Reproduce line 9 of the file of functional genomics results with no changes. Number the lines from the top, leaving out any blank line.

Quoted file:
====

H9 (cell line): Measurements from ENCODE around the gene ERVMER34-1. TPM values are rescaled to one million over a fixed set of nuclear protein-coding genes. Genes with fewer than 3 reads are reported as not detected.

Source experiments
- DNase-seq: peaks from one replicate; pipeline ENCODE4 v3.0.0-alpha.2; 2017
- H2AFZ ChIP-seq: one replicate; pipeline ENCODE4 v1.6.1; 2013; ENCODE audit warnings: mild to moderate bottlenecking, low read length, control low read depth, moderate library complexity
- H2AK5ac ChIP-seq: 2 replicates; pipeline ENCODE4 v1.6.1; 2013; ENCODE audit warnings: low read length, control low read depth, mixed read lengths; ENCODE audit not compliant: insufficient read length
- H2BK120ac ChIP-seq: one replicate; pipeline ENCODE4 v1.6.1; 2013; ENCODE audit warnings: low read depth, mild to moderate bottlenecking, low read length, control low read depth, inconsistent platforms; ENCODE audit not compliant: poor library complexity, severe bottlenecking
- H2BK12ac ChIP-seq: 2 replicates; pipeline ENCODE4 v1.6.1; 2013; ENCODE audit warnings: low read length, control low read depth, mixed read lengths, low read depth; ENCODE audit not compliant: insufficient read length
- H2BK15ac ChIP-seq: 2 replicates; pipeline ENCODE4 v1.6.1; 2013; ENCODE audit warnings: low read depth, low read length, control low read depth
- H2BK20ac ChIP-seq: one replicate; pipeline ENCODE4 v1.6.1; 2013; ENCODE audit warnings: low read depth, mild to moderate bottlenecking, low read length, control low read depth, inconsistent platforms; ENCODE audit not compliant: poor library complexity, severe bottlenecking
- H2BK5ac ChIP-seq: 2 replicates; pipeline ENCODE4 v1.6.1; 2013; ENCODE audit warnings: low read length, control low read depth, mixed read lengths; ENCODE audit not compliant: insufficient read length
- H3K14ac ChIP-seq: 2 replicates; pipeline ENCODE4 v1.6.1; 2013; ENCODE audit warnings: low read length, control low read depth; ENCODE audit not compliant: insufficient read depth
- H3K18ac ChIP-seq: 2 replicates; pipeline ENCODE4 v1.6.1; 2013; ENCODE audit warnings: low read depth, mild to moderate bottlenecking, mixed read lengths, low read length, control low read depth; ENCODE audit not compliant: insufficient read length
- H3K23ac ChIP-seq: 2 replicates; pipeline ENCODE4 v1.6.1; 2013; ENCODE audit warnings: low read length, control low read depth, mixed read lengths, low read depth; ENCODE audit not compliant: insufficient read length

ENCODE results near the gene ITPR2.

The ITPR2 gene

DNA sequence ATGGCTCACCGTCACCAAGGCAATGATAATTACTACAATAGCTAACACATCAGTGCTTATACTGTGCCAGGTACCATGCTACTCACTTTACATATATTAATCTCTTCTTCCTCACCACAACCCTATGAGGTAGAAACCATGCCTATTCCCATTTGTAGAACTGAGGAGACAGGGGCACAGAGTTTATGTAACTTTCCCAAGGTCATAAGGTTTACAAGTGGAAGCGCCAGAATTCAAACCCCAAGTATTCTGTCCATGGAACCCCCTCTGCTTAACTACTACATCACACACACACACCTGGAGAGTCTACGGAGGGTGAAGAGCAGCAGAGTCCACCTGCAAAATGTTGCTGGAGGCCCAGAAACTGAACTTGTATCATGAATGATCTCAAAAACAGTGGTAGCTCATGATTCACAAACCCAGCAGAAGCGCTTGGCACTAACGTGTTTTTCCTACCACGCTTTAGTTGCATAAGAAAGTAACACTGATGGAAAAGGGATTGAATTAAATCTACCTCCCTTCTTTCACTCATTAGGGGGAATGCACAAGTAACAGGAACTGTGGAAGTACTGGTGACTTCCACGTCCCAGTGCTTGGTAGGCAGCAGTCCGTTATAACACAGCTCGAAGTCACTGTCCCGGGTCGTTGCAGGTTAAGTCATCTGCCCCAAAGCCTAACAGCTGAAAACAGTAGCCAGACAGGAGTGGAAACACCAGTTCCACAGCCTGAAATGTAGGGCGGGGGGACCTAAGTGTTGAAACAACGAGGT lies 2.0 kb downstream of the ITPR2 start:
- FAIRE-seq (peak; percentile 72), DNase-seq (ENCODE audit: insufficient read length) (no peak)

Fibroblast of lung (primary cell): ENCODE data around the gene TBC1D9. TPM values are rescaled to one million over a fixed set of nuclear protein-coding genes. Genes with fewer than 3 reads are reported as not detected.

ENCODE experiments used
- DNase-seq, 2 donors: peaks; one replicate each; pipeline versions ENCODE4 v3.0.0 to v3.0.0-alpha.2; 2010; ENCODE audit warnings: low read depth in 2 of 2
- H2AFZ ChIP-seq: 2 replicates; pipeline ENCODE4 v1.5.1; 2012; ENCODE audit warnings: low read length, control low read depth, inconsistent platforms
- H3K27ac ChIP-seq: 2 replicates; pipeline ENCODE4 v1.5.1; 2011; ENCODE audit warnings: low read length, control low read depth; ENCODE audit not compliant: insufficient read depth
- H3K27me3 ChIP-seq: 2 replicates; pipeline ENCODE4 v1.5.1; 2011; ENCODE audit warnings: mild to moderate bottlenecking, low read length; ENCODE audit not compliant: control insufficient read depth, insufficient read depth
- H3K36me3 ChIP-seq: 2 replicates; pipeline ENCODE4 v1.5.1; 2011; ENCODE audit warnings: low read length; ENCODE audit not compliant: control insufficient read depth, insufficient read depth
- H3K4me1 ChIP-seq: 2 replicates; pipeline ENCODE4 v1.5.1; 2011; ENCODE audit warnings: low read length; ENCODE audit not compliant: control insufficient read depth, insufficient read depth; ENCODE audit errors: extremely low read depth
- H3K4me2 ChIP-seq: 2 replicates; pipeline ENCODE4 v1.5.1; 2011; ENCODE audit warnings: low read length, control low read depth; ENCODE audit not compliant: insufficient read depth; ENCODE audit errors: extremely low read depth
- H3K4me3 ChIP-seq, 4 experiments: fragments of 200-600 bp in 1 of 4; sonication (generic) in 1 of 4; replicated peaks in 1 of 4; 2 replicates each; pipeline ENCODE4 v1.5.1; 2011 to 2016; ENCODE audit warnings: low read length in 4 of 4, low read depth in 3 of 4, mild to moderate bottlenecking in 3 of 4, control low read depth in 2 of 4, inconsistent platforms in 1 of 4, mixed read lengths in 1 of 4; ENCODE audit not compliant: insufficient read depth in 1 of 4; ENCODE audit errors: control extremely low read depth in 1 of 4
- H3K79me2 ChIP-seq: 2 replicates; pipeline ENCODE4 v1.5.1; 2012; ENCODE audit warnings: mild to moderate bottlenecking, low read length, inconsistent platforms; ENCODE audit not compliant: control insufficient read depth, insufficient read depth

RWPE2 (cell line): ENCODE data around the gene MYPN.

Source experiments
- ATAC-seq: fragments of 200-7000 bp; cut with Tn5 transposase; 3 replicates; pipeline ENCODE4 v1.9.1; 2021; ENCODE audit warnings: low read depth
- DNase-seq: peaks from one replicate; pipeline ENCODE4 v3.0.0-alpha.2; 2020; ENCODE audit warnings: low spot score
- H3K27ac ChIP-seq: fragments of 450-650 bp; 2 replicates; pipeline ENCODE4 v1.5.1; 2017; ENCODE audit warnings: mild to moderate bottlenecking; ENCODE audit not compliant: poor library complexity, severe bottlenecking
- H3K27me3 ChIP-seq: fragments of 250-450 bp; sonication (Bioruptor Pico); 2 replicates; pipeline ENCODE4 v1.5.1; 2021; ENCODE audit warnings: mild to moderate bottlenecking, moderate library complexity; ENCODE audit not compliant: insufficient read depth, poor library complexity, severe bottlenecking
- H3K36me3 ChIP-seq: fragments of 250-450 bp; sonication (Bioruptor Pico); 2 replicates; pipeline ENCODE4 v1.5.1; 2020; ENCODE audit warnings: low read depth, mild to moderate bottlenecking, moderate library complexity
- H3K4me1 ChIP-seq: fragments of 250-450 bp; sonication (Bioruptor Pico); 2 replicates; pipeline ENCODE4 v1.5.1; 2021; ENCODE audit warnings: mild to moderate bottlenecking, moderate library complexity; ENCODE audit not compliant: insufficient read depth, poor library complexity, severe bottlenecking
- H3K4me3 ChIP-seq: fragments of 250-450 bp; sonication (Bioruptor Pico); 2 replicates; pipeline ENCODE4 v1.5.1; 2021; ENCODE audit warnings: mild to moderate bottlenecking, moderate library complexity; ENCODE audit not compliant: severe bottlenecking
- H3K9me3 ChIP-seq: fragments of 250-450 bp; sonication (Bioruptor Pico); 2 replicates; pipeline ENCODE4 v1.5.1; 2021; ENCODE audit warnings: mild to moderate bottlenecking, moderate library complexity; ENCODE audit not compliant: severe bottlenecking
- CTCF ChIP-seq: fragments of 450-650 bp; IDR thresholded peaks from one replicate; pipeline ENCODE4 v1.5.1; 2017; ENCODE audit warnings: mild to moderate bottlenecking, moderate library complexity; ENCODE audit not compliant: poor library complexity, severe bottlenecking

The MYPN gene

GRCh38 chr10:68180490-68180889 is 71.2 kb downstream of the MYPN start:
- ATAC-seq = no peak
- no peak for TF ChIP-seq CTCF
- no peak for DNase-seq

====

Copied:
- H2BK20ac ChIP-seq: one replicate; pipeline ENCODE4 v1.6.1; 2013; ENCODE audit warnings: low read depth, mild to moderate bottlenecking, low read length, control low read depth, inconsistent platforms; ENCODE audit not compliant: poor library complexity, severe bottlenecking